Groan depot! Bus lot polluted Gowanus for years

Groan depot! Bus lot polluted Gowanus for years
Photo by Riverkeeper

The owner of a commercial bus depot along the Gowanus Canal dumped trash and motor oil into the already toxic waterway — and now he’s going to pay for the damage, state officials said this week.

The Department of Environmental Conservation slapped Jacob Marmurstein with a $482,750 fine, claiming that his MCIZ Corporation repeatedly contributed to the befouled canal’s general nastiness, and ordered Marmurstein to plug his leaky oil tanks and clean up the mess at his bus yard and garage near Sixth Street.

“The yard has been the site of several petroleum spills, and repeated violations of New York State law governing petroleum bulk storage, tidal wetlands, water quality and solid waste,” said agency spokesman Thomas Panzone.

And there’s incentive to do the job right. If it cleans up its act, the company will get $125,000 shaved off his bill, Panzone noted.

State officials said photographic evidence provided by Riverkeeper, an environmental watchdog group, documented some of the violations.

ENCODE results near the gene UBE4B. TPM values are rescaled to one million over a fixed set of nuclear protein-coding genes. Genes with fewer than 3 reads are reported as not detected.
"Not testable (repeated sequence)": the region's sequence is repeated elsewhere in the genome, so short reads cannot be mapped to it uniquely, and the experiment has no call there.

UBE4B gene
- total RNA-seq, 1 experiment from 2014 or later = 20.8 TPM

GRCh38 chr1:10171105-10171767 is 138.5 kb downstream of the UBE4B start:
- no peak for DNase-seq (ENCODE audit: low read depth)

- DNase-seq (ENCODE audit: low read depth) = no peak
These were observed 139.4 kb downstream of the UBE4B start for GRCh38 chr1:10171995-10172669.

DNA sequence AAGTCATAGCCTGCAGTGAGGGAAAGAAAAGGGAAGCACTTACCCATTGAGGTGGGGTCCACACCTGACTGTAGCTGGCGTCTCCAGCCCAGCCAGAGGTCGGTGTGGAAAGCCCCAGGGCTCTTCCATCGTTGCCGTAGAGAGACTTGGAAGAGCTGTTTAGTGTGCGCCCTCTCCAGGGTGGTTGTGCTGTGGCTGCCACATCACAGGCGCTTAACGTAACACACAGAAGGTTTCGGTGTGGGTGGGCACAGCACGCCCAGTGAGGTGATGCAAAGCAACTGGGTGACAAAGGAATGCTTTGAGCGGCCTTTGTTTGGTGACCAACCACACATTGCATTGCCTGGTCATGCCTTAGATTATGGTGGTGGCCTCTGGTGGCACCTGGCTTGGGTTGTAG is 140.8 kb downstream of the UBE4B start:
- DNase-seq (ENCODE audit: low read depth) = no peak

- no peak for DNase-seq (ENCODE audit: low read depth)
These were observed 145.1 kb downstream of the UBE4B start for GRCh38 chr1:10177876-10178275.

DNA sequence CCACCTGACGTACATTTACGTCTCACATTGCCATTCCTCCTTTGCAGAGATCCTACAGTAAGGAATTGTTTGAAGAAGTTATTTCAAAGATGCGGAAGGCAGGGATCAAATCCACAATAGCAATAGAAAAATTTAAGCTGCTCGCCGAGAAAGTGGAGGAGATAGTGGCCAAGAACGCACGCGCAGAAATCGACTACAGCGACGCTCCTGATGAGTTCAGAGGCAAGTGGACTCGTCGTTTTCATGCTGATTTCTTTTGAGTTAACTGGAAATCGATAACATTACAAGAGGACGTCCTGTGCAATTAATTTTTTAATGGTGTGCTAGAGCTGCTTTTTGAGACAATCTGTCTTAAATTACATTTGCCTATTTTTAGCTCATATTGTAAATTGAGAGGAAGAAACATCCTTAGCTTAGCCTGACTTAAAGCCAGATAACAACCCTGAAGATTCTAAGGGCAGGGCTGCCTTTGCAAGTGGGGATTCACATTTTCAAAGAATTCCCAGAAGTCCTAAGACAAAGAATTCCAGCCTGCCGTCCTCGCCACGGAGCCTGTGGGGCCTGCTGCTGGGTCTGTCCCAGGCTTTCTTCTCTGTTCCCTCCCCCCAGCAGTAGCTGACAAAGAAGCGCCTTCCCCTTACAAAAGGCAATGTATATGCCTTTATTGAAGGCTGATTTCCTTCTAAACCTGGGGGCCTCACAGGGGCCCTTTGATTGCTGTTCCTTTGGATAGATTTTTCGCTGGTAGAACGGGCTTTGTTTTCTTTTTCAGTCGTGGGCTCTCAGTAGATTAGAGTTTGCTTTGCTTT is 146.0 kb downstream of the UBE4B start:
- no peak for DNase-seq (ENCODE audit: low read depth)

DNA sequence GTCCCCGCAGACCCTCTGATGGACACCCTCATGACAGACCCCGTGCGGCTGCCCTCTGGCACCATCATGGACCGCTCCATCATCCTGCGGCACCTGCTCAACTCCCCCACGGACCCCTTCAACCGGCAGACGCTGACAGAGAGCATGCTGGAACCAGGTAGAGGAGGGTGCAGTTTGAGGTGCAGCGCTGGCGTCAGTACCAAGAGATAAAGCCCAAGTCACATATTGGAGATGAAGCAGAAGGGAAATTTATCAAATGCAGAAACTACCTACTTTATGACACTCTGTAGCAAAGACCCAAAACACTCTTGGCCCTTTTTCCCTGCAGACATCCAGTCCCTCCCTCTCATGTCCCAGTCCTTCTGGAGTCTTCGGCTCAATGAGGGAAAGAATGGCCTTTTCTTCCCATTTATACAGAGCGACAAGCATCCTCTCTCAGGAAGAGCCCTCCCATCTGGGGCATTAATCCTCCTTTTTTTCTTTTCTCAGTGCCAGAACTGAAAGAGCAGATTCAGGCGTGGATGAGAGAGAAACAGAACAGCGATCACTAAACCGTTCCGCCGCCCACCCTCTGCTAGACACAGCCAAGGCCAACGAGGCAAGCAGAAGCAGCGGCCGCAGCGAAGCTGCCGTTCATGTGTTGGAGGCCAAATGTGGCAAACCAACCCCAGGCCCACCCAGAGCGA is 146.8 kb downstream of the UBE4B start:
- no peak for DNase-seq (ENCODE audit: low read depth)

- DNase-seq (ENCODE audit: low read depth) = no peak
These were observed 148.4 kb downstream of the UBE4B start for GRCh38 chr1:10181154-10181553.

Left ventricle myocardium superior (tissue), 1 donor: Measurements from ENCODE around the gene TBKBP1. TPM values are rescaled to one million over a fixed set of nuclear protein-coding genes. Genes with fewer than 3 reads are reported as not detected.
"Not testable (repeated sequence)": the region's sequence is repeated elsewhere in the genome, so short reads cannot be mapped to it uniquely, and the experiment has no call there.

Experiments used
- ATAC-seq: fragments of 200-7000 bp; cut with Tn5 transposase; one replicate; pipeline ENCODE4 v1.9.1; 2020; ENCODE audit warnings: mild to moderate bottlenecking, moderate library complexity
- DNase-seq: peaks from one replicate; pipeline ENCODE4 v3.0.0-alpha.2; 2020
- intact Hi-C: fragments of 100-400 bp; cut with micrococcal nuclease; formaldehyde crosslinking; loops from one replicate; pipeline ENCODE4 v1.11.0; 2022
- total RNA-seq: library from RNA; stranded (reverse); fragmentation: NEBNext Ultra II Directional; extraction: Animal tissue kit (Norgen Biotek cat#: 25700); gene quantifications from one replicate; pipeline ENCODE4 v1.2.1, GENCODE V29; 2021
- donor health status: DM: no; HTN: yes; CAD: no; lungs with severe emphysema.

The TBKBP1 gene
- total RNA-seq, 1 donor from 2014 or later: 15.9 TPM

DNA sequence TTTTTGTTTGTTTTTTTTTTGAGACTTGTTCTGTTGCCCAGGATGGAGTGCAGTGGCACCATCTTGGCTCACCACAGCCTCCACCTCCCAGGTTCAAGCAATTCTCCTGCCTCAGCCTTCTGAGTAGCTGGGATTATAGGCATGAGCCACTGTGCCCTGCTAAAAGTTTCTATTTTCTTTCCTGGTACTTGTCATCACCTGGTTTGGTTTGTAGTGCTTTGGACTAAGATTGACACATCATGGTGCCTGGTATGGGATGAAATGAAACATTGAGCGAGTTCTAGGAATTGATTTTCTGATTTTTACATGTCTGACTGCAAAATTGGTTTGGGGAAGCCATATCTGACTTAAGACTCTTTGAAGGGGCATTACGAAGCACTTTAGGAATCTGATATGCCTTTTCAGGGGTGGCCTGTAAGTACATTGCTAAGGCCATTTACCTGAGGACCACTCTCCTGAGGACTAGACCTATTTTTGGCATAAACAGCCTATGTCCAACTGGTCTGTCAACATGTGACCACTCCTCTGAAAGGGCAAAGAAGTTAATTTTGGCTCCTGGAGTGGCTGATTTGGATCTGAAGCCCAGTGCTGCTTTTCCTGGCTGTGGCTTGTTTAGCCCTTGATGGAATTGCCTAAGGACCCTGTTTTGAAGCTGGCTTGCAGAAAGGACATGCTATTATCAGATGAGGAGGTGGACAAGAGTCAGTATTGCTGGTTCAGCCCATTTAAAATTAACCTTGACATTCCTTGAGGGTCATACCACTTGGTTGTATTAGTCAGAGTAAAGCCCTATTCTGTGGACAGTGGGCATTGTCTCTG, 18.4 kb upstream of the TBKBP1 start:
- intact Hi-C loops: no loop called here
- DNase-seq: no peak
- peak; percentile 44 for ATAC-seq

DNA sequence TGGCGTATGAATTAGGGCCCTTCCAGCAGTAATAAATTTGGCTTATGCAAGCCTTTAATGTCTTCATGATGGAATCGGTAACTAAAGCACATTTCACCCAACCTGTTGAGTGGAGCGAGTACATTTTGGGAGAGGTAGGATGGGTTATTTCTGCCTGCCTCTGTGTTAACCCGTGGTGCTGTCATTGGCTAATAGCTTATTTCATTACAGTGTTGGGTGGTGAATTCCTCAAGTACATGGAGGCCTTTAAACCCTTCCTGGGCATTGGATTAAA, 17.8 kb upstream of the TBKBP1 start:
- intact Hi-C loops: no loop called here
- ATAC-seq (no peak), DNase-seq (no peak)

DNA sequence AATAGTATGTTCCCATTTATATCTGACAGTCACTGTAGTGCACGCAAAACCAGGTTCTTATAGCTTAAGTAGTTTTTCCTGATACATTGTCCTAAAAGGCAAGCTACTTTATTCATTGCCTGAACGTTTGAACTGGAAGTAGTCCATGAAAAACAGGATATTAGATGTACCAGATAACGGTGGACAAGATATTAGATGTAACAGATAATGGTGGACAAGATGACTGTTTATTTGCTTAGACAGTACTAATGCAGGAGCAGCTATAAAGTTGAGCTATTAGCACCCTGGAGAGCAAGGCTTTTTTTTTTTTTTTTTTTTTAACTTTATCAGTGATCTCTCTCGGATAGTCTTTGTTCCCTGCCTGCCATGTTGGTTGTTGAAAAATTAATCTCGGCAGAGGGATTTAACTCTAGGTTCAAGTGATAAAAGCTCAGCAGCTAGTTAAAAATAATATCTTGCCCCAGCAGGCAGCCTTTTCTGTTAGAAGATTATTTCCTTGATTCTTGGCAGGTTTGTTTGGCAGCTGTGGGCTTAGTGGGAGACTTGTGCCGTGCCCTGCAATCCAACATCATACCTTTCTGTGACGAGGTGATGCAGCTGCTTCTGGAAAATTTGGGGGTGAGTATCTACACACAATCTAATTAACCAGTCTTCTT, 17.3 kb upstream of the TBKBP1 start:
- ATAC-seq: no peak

Josh Verleun, the group’s chief investigator and staff attorney, said the brazen dumping amounted to a “willful disregard of the law.”

Marmurstein did not a return a call for comment. The bus yard is home to tour buses and airport shuttles, which oversee a canal so wretched the Environmental Protection Agency recently branded it one of the most polluted waterways in the country when it declared the sluice a toxic Superfund site last year.

In 2009, Riverkeeper threatened a civil suit against Marmurstein and two other polluters. The two companies made changes, but MCIZ did not, Verleun said. “This was very egregious,” he added.

Federal officials, who are embarking on their own 11-year, $500-million clean-up of the waterway, said they expect their Albany counterparts to handle this mess, which is a violation of state law, and not related to the feds bigger headache: chasing down polluters responsible for over a century’s worth of toxins that have seeped deep into the sediment — and then cleaning it up.

“The Environmental Protection Agency anticipates that the actions laid out in the order will lead to the stoppage of pollution,” spokesman John Senn said.